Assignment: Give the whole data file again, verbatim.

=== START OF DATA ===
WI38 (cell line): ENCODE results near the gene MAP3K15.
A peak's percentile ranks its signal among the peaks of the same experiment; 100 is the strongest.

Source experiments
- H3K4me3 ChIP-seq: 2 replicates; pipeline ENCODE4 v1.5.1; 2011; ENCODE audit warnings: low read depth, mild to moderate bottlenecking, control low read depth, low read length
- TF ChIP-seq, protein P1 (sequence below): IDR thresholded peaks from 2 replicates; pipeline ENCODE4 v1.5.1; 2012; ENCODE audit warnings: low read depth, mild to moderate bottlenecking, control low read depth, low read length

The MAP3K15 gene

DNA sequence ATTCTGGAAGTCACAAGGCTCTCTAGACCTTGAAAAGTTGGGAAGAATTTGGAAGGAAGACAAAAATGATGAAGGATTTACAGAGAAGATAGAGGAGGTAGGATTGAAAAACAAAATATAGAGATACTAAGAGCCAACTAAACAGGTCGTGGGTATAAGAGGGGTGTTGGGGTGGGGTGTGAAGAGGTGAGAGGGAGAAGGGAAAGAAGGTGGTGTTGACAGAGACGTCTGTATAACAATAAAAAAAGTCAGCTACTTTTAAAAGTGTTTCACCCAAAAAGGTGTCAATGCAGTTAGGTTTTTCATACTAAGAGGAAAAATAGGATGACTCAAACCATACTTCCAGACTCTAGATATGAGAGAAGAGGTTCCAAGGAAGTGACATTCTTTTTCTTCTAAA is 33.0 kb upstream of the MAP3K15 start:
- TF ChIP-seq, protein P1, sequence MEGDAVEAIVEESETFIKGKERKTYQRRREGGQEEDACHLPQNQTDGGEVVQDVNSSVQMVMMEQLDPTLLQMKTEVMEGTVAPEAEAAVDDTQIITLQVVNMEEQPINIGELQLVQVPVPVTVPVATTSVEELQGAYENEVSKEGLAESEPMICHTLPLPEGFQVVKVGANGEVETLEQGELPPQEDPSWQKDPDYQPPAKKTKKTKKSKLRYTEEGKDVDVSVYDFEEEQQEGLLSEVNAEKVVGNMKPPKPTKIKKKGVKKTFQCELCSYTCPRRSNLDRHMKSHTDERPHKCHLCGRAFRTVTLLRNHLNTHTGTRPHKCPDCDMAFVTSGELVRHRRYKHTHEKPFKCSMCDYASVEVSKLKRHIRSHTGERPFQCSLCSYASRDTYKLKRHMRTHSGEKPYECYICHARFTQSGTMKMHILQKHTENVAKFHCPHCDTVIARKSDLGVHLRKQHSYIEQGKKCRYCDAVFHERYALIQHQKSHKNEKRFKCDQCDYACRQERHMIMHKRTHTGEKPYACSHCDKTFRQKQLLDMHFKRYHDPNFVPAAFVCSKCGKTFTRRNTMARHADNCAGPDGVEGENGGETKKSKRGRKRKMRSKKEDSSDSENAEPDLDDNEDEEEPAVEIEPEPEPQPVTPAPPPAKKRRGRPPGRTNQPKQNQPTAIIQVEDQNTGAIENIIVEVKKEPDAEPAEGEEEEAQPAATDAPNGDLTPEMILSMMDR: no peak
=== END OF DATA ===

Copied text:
WI38 (cell line): ENCODE results near the gene MAP3K15.
A peak's percentile ranks its signal among the peaks of the same experiment; 100 is the strongest.

Source experiments
- H3K4me3 ChIP-seq: 2 replicates; pipeline ENCODE4 v1.5.1; 2011; ENCODE audit warnings: low read depth, mild to moderate bottlenecking, control low read depth, low read length
- TF ChIP-seq, protein P1 (sequence below): IDR thresholded peaks from 2 replicates; pipeline ENCODE4 v1.5.1; 2012; ENCODE audit warnings: low read depth, mild to moderate bottlenecking, control low read depth, low read length

The MAP3K15 gene

DNA sequence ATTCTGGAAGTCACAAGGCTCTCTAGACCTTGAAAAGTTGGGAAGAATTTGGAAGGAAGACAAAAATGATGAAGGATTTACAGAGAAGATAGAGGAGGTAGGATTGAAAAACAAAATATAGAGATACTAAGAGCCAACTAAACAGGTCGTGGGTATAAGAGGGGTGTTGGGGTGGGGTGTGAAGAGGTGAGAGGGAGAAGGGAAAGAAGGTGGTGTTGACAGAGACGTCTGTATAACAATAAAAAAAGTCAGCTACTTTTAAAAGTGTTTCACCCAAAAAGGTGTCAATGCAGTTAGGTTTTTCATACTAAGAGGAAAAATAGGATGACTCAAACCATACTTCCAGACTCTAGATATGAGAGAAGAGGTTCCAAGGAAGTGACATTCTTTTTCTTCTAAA is 33.0 kb upstream of the MAP3K15 start:
- TF ChIP-seq, protein P1, sequence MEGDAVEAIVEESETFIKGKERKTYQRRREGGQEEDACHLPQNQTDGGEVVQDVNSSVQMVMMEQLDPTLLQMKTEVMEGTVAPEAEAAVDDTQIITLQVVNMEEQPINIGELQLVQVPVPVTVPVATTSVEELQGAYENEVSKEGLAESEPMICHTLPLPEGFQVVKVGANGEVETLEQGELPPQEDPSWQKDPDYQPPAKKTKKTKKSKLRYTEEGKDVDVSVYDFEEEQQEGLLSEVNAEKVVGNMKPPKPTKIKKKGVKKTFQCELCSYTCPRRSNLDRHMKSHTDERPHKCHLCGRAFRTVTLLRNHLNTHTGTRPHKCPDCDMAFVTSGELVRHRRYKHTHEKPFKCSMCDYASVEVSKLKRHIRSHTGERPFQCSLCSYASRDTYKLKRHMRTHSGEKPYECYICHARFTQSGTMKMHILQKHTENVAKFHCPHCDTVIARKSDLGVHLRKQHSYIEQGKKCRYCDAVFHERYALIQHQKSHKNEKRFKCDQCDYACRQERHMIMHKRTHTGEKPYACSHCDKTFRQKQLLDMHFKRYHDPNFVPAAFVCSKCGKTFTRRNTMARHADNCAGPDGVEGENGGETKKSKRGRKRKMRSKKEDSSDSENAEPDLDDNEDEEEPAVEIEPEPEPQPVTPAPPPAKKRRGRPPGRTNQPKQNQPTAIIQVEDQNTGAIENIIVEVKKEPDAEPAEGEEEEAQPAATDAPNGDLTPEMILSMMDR: no peak